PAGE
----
Your new piece is a great example of economic decision making. Using the characters as an example, you get the added emotional impact of character performances while keeping them cropped alleviating much of the heavy lifting involved in character animation. Can you tell us a bit more about what informed this piece and how you landed on the animation style?
I’ve always had a special appreciation for the rogue indie filmmakers of the 90’s who figured out how to turn a lack of resources into something more fresh and creative than they would’ve been able to come up with had they had all the money and time they needed. That mindset applies beautifully to animation. In my experience, when you’re forced to come up with creative solutions to compensate for a lack of time, you often end up relying more heavily on abstraction and stylization, which, for me, happen to be the characteristics that make animation such an exciting art form.
Because of the quick turnaround, I knew that I was going to have try and lean into that approach in a way that would make the finished piece hopefully read to the viewer as “bold” rather than “rushed.” One influence that was very specific to this piece was the work Bill Melendez did for “A Charlie Brown Christmas,” which began playing on TV for the holidays around the same time I began thinking about the animation style for this project. I love the way the animation in that special is kind of endearingly crude but simultaneously sophisticated and clever. For example, the way the kids decorate the tree at the end is one of my all time favorite animation moments, and I definitely attempted to take a few pages from that book.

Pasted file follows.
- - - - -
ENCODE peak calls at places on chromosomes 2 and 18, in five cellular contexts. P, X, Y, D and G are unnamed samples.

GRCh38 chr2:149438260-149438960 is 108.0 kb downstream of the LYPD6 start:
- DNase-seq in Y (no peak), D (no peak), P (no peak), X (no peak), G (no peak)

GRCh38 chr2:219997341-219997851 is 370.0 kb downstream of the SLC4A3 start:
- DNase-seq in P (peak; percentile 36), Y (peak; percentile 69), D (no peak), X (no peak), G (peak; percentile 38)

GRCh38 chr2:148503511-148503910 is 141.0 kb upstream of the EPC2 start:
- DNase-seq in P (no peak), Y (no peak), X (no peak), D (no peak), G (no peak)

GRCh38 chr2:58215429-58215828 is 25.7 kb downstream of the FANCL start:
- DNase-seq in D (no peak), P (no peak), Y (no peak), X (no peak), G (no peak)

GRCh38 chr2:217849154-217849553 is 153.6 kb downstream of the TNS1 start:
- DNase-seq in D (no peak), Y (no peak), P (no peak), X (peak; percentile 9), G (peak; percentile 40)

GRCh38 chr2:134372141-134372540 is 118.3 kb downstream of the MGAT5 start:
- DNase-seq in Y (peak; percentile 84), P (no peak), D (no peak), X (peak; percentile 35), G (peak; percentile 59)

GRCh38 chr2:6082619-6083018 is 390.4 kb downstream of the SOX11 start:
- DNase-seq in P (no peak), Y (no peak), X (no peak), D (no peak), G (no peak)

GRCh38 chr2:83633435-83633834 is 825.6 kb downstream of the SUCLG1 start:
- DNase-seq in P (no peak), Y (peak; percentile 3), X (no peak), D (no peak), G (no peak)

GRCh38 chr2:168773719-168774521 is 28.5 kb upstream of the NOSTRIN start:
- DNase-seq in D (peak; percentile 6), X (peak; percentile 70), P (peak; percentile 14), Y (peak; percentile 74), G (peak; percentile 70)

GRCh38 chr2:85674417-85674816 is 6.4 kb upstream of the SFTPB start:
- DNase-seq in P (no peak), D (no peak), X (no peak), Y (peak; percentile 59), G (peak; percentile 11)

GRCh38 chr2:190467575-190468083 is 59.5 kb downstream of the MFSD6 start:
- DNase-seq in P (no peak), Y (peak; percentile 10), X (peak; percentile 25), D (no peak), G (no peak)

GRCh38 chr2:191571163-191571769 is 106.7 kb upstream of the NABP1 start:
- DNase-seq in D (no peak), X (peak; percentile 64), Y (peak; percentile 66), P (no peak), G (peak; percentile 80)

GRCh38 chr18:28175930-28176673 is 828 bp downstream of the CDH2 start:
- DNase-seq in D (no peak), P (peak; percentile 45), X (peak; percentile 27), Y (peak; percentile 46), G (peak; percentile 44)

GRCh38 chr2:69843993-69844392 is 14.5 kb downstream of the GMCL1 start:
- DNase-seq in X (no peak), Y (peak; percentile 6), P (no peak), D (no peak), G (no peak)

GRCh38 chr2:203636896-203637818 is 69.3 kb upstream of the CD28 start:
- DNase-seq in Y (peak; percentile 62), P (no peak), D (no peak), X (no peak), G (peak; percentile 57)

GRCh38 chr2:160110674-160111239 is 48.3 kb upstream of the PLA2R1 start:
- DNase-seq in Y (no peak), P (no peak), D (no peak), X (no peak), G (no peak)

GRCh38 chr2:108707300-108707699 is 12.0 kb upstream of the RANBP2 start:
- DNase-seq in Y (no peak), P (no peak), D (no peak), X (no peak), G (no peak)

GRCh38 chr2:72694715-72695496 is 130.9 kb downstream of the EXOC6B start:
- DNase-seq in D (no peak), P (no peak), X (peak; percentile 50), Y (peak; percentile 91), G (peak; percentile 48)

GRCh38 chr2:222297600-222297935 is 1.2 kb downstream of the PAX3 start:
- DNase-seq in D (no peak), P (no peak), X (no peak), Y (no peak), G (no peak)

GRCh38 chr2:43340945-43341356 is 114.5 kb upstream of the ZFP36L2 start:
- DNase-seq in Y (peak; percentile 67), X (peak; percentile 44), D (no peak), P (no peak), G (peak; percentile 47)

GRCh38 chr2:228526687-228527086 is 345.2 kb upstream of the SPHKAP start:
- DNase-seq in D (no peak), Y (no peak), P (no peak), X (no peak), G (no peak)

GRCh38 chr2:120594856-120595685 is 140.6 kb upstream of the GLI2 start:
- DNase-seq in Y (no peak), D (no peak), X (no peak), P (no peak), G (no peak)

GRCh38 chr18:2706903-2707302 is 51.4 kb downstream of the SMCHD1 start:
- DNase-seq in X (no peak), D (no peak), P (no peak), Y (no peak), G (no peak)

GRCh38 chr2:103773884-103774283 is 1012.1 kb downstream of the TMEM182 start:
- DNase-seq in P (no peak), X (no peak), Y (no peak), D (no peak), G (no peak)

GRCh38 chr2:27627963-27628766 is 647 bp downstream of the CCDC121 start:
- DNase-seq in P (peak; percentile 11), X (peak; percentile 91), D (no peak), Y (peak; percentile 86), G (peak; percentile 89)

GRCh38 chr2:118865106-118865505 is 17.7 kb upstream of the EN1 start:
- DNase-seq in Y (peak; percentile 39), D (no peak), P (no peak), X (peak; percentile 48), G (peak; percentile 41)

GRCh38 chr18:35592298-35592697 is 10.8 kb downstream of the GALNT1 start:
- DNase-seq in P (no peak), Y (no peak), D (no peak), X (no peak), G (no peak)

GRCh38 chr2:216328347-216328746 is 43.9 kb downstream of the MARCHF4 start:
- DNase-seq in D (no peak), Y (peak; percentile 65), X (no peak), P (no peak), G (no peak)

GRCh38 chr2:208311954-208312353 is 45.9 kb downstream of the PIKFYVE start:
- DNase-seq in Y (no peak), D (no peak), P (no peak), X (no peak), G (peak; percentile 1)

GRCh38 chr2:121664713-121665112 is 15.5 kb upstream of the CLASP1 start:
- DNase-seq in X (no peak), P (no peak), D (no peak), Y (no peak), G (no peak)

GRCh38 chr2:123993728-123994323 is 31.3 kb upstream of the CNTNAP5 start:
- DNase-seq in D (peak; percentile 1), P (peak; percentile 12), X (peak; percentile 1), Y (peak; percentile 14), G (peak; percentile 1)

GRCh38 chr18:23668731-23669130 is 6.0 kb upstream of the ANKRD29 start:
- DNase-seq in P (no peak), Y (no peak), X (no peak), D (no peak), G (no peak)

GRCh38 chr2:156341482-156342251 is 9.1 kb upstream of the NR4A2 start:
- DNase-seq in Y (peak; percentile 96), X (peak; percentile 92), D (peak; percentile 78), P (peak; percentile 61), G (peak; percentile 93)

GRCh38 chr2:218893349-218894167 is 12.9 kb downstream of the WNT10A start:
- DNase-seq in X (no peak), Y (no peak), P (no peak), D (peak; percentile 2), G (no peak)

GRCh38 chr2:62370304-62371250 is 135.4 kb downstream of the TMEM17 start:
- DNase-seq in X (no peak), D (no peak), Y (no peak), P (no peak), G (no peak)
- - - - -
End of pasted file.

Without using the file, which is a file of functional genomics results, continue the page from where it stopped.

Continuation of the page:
More and more the misconception that good work only comes from the major markets is fading away. I think pieces like this only add momentum to this shift we are witnessing in our industry. Can you tell us a bit about your experiences working in Nashville?
I think maybe part of the reason that misconception still exists at all is that, in a mid-sized city like Nashville, as opposed to a major city with a gigantic creative industry, it’s just more difficult to get higher profile projects with a wide enough reach for a lot of people to see. That shift, which is more specific to where and who projects are being awarded to, is probably happening more slowly. But in terms of pure talent and skill, it seems to me like the playing field is being rapidly leveled as tools, education, trends, etc. become more and more accessible to everyone.
A majority of the work I do is for studios outside of Nashville as a remote freelancer, but my experience as someone who does creative work here has been very positive. The animation community in Nashville is small but it has so much talent and puts out a wide variety of work. There’s also just a lot of excitement among the wider creative community as a whole, and I think a lot of us here take a certain amount of pride in trying to produce top tier work in a flyover state!
Looking at your other work, this seems to be the biggest project you’ve taken on to date. Now that it’s finished, what’s next?
Most of the work I’ve done so far has been as either an animator or a designer for various studios. I really enjoy that, but I’d love to take on more projects that I can approach as a director but still remain hands on in execution. That’s where I think I’m able to do my best work and what I find most satisfying. Ultimately though, I plan to just keep taking work as it comes and to try and focus on getting better on both a conceptual and a technical level.